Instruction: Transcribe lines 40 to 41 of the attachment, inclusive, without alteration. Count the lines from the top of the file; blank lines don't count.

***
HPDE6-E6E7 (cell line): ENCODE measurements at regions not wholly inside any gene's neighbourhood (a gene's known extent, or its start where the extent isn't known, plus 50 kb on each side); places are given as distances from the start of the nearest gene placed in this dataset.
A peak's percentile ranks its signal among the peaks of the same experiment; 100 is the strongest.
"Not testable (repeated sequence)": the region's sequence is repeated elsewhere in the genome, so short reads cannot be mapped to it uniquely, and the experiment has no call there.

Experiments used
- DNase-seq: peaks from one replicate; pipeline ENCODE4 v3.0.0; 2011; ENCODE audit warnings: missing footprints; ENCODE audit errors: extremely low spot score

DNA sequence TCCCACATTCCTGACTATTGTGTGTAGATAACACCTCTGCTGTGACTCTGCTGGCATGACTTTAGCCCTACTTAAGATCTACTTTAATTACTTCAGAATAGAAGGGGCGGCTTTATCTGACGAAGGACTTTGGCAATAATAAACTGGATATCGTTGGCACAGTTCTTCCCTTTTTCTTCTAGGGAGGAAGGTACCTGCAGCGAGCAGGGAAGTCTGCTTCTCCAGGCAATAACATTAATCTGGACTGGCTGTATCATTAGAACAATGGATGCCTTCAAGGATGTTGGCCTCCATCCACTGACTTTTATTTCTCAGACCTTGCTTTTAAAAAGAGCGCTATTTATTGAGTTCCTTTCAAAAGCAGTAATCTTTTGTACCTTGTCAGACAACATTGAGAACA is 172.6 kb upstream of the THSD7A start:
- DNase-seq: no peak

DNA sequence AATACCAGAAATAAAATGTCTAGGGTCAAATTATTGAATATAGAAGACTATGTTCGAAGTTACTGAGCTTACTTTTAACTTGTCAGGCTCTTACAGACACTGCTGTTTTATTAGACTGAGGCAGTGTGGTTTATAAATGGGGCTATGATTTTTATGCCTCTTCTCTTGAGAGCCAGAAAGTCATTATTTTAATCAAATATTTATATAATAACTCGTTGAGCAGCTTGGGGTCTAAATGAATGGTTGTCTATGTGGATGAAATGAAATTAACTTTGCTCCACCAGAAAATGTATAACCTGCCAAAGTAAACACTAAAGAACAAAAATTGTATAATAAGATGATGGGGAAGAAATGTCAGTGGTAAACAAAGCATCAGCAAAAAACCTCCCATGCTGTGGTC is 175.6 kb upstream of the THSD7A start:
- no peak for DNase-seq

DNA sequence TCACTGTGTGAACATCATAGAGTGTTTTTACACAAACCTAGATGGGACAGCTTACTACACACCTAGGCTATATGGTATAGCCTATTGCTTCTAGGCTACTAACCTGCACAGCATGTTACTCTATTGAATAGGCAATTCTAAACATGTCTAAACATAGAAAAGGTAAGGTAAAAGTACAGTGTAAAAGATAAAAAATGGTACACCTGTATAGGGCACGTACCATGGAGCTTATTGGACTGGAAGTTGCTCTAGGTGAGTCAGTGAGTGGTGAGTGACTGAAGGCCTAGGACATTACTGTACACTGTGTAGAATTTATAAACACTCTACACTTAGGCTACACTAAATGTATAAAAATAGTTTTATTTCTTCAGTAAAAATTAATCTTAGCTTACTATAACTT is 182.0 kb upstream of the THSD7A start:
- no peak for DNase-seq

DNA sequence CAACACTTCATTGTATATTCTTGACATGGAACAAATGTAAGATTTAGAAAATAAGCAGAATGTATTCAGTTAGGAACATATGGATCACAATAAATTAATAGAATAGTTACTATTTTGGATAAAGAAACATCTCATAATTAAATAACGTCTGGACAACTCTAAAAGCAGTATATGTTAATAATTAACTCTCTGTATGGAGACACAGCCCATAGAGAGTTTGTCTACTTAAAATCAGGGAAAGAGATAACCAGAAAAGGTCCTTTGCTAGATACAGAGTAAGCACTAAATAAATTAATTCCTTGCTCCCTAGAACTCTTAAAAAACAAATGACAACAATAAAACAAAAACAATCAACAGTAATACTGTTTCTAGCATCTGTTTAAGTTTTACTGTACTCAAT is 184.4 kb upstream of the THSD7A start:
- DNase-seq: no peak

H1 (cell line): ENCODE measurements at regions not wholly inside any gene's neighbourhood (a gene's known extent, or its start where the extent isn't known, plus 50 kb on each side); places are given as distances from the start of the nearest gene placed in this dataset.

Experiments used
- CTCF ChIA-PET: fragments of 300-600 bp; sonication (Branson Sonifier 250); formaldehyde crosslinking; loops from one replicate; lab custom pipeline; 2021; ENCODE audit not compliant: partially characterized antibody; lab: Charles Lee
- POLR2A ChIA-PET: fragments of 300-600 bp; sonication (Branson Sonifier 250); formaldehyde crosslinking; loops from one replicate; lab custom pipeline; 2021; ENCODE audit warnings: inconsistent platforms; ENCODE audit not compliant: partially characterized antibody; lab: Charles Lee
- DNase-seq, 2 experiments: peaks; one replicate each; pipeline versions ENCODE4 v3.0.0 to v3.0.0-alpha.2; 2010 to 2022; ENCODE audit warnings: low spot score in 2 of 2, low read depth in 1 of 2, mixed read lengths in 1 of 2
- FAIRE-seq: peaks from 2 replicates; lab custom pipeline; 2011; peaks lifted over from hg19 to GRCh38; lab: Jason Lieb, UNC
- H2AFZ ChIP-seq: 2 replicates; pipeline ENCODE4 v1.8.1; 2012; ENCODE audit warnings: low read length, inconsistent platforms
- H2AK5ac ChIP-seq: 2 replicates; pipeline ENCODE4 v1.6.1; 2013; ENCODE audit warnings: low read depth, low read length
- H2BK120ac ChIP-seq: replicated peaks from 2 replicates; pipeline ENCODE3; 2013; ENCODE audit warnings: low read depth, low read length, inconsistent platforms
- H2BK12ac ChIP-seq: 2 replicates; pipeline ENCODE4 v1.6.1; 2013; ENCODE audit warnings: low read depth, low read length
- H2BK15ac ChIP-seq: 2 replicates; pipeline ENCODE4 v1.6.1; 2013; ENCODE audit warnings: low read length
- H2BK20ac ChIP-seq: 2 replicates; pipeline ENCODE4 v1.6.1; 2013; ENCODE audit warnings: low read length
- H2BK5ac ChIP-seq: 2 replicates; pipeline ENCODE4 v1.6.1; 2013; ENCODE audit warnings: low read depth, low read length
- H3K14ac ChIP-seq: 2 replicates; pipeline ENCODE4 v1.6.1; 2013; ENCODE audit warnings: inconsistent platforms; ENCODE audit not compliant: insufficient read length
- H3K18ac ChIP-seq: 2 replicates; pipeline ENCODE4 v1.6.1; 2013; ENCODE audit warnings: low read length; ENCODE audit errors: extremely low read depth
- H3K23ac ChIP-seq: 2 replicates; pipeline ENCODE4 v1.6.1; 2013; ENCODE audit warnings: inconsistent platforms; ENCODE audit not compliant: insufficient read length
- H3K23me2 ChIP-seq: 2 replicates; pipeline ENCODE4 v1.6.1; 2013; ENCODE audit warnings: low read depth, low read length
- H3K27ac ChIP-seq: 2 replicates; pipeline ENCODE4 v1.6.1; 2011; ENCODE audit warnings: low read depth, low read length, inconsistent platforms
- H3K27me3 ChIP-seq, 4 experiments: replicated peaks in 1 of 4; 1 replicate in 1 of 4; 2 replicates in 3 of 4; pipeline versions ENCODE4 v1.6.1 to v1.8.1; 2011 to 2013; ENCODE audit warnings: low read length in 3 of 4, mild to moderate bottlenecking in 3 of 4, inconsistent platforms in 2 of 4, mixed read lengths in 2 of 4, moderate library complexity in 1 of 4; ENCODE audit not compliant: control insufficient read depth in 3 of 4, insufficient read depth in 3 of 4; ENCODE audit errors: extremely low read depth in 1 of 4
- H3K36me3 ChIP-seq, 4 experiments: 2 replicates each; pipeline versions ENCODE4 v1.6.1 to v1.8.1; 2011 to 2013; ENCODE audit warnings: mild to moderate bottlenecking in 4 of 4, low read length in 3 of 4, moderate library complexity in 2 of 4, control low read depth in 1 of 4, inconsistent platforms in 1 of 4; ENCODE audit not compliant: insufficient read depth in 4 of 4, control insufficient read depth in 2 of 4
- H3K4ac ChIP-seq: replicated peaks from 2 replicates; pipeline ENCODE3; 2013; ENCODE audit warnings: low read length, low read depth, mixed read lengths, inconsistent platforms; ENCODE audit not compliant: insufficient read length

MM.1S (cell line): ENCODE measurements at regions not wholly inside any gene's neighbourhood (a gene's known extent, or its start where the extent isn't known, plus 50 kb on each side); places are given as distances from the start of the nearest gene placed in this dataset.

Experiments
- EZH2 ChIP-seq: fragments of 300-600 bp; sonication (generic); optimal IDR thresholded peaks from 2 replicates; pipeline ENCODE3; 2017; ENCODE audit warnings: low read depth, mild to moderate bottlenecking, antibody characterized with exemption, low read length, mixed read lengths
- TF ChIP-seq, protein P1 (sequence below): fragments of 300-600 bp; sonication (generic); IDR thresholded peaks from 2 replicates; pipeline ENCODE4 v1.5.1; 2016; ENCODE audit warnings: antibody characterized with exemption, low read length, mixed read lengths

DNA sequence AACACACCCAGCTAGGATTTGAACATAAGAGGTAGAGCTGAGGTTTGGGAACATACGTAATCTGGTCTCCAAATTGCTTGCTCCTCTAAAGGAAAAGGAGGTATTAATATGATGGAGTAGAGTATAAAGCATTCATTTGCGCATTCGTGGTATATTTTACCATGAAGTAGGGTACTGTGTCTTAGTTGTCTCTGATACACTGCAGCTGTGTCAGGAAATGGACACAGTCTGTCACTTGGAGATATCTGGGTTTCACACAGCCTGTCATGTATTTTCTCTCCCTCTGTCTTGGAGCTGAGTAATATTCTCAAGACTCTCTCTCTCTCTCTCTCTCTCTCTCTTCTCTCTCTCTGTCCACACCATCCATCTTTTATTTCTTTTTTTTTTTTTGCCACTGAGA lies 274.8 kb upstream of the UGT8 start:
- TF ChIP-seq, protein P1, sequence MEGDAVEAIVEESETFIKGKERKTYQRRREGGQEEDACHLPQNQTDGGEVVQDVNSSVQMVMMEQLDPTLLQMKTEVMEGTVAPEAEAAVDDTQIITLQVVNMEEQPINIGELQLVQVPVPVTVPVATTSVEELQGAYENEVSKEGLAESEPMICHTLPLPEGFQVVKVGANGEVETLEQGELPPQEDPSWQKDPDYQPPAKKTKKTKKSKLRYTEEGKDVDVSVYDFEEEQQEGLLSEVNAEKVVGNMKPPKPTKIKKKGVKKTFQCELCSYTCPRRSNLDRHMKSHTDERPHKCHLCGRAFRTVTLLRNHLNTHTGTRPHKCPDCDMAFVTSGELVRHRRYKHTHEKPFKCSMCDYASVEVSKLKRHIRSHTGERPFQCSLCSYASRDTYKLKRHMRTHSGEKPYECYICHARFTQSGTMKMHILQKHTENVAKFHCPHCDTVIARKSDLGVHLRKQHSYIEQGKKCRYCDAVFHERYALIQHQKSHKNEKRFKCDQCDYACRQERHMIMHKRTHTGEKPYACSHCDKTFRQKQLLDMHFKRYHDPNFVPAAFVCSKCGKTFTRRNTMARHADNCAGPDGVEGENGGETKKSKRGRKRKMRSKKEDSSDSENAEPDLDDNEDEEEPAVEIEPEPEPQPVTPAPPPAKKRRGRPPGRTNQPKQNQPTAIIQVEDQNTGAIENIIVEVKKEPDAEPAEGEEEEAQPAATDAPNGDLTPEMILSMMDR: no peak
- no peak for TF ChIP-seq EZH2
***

- TF ChIP-seq, protein P1, sequence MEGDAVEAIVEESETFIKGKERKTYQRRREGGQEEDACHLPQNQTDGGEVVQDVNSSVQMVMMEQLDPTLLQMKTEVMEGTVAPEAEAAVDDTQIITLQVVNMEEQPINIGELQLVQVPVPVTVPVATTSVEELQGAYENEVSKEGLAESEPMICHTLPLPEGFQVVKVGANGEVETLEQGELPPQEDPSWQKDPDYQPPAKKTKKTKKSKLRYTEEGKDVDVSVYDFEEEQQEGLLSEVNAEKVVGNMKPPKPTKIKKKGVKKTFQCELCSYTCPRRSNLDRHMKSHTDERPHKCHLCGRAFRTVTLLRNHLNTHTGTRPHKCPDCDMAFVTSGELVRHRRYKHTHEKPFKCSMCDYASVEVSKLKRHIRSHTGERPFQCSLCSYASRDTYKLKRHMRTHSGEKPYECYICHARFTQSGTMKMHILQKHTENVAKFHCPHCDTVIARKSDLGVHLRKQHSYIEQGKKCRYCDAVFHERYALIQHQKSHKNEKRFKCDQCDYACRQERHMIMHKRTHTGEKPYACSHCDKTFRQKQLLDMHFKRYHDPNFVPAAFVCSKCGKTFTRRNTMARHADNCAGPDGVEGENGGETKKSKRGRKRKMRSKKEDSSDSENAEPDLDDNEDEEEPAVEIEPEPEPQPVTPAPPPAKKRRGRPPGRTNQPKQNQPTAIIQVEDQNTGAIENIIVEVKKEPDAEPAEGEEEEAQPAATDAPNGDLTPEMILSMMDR: no peak
- no peak for TF ChIP-seq EZH2